To what extent was the Great Terror Stalins main form of social control during the 1930s?

Authors Avatar by Liam

To what extent was the Great Terror Stalin’s main form of social control during the 1930s?

The 1930s was a period which saw the extension of a totalitarian regime within Russia. The Great Terror, the Cult of Personality and social policy were all forms of social control in the 1930s, influencing the behaviour and attitudes of the Russian people. While the Great Terror eliminated served as propaganda for Stalin’s reliability and spurred similar behaviour, it was not the main form of social control during the 1930s.

The Great Terror was undoubtedly an important form of social control, serving as a tool of propaganda, while inspiring the loyalty of Russian’s from below. The Trials of the Sixteen, Seventeen and Twenty-One (1936, 1937 and 1938) publicly denounced Stalin’s rivals, accusing them of plotting against Stalin and the Party. In this sense, they proved to the Russian people that he alone could be trusted with the future of Russia. Said trust was an important form of social control as it inspired the loyalty of ordinary Russians. This loyalty was manifested in the wider Terror from Below, as people at a local level followed Stalin’s example by rising up against their bosses. For example, in Yaroslavl, the managers of a rubber factory were put on trial by their workers and turned over to the NKVD after being found guilty. Overall, the Great Terror was certainly a significant form of social control, as Stalin’s example was mirrored by ordinary Russian’s who used it to find scapegoats for their own discontent.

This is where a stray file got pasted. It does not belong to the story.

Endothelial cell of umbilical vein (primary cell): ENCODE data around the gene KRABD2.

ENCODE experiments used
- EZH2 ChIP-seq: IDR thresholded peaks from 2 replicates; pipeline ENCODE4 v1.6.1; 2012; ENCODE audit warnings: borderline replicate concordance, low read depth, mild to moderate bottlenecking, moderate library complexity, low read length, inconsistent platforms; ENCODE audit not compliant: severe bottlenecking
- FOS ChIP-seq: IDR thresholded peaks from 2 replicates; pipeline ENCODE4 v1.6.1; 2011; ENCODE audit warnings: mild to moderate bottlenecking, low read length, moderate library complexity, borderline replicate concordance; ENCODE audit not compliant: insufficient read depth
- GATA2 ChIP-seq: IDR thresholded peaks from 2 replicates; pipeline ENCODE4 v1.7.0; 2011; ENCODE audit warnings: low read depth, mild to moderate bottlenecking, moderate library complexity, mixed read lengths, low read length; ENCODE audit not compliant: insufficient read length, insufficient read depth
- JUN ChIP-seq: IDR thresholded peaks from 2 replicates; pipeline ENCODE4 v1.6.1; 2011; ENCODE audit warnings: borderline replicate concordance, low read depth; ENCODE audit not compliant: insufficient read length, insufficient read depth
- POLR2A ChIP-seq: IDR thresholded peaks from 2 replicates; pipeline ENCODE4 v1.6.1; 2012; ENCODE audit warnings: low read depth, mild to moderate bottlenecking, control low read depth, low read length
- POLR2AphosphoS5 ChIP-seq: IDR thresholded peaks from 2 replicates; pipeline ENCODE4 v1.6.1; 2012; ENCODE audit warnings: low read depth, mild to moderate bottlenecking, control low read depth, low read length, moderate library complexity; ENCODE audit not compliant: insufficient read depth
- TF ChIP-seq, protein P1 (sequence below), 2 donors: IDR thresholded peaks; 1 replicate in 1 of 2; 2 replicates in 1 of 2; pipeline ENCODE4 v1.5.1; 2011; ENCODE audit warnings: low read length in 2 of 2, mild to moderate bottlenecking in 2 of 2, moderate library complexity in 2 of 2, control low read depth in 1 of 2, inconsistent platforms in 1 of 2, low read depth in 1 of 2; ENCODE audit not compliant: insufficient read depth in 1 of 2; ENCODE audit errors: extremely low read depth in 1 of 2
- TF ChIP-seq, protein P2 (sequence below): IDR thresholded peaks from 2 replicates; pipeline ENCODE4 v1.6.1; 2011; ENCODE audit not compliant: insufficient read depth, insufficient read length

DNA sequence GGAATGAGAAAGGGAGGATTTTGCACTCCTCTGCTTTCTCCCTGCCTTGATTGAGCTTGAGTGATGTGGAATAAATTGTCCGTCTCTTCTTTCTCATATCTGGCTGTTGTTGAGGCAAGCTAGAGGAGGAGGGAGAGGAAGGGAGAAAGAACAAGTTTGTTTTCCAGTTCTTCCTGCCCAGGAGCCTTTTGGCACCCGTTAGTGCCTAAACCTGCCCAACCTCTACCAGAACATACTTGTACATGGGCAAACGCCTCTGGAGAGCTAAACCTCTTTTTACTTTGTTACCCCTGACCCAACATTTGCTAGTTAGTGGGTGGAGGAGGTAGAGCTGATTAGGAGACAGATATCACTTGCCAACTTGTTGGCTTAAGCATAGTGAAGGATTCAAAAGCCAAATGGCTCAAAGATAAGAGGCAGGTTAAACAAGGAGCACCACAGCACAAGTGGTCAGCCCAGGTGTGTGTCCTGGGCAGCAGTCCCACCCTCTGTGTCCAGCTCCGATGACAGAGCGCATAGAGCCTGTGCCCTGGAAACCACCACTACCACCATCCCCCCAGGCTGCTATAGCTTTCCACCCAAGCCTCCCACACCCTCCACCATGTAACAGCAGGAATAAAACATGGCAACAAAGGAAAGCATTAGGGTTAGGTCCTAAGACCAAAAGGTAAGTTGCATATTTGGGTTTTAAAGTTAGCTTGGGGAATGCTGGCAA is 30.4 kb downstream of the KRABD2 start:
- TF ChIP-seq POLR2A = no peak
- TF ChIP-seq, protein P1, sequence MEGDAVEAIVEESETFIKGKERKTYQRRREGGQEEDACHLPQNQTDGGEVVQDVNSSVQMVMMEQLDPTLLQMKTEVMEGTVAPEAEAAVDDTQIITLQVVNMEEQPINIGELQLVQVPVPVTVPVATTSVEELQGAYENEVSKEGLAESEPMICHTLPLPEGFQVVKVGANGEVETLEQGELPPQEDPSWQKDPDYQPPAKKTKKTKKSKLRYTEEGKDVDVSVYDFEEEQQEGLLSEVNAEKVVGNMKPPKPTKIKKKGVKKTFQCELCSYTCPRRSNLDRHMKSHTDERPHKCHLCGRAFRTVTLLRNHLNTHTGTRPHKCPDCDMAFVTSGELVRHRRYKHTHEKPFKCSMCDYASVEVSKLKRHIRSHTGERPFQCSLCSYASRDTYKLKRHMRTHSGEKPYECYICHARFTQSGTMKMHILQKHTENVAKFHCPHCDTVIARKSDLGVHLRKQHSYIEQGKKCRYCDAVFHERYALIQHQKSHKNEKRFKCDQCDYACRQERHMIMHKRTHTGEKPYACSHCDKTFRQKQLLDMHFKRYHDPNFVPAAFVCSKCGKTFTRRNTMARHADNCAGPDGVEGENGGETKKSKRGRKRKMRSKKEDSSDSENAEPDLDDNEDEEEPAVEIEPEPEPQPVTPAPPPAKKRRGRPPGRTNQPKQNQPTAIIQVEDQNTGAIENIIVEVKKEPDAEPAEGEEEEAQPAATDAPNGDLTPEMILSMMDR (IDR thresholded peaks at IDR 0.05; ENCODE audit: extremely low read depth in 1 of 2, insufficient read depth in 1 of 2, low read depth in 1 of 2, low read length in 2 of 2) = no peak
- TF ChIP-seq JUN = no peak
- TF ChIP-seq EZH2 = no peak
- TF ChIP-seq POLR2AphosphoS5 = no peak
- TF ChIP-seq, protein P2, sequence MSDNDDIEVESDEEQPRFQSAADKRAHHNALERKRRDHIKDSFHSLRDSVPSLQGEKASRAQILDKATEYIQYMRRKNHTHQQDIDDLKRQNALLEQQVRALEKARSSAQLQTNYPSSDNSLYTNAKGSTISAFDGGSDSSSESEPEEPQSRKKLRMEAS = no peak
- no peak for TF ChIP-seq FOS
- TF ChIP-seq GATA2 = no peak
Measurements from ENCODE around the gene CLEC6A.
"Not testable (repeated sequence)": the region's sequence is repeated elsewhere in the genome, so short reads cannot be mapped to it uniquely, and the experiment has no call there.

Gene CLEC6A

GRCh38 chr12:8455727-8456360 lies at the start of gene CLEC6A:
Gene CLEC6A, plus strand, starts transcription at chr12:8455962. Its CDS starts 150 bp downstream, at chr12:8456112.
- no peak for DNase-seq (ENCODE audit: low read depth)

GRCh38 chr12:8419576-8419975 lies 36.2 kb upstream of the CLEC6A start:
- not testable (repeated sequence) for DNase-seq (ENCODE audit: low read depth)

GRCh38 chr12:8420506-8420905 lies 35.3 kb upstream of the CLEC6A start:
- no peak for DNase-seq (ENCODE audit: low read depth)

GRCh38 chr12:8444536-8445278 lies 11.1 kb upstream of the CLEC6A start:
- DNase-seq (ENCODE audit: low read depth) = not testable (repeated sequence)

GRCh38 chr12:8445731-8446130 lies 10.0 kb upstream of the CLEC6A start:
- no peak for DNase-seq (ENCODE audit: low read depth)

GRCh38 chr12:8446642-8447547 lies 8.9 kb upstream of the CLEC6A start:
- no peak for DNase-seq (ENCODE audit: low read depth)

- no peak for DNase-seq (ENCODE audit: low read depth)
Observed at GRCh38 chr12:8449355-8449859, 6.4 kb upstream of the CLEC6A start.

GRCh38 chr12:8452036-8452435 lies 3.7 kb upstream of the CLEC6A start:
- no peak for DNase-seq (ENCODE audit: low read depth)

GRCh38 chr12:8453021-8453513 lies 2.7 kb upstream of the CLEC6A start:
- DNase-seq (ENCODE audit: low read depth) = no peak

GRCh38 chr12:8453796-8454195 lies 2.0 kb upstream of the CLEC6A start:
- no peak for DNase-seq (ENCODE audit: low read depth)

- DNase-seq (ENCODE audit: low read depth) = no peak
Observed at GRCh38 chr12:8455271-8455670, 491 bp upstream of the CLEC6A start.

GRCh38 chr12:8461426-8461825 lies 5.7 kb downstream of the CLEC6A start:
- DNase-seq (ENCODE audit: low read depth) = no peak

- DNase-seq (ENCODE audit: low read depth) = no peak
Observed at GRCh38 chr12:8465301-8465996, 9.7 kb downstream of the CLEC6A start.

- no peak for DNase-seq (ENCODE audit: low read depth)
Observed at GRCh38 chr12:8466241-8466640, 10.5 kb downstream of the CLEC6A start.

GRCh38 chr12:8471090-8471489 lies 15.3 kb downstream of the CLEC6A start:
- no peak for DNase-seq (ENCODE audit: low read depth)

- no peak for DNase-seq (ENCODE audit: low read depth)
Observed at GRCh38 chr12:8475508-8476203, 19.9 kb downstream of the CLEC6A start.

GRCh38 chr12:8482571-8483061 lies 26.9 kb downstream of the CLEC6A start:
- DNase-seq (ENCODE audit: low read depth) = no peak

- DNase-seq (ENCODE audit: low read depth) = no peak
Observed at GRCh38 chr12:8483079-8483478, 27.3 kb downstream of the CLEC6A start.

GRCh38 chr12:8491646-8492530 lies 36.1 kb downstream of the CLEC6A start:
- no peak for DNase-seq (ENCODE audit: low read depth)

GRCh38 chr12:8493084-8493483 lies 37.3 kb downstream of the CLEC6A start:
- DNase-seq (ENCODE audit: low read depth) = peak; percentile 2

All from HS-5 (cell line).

Join now!

However, the Cult of Personality was a more significant factor in Stalin’s extension of social control in the 1930s than the Great Terror. While the failings of the regime, were obvious and hard-felt, the Cult of Personality ensured Russians remained loyal and gratuitous to Stalin himself. The Cult of Stalin was underpinned by official histories such as A Short Course of the History of The All Union Communist Party which exaggerated his role in the October Revolution and ridiculed his former rivals. Texts and films such as these led to the myth of the two leaders, which depicted Stalin as ...

This is a preview of the whole essay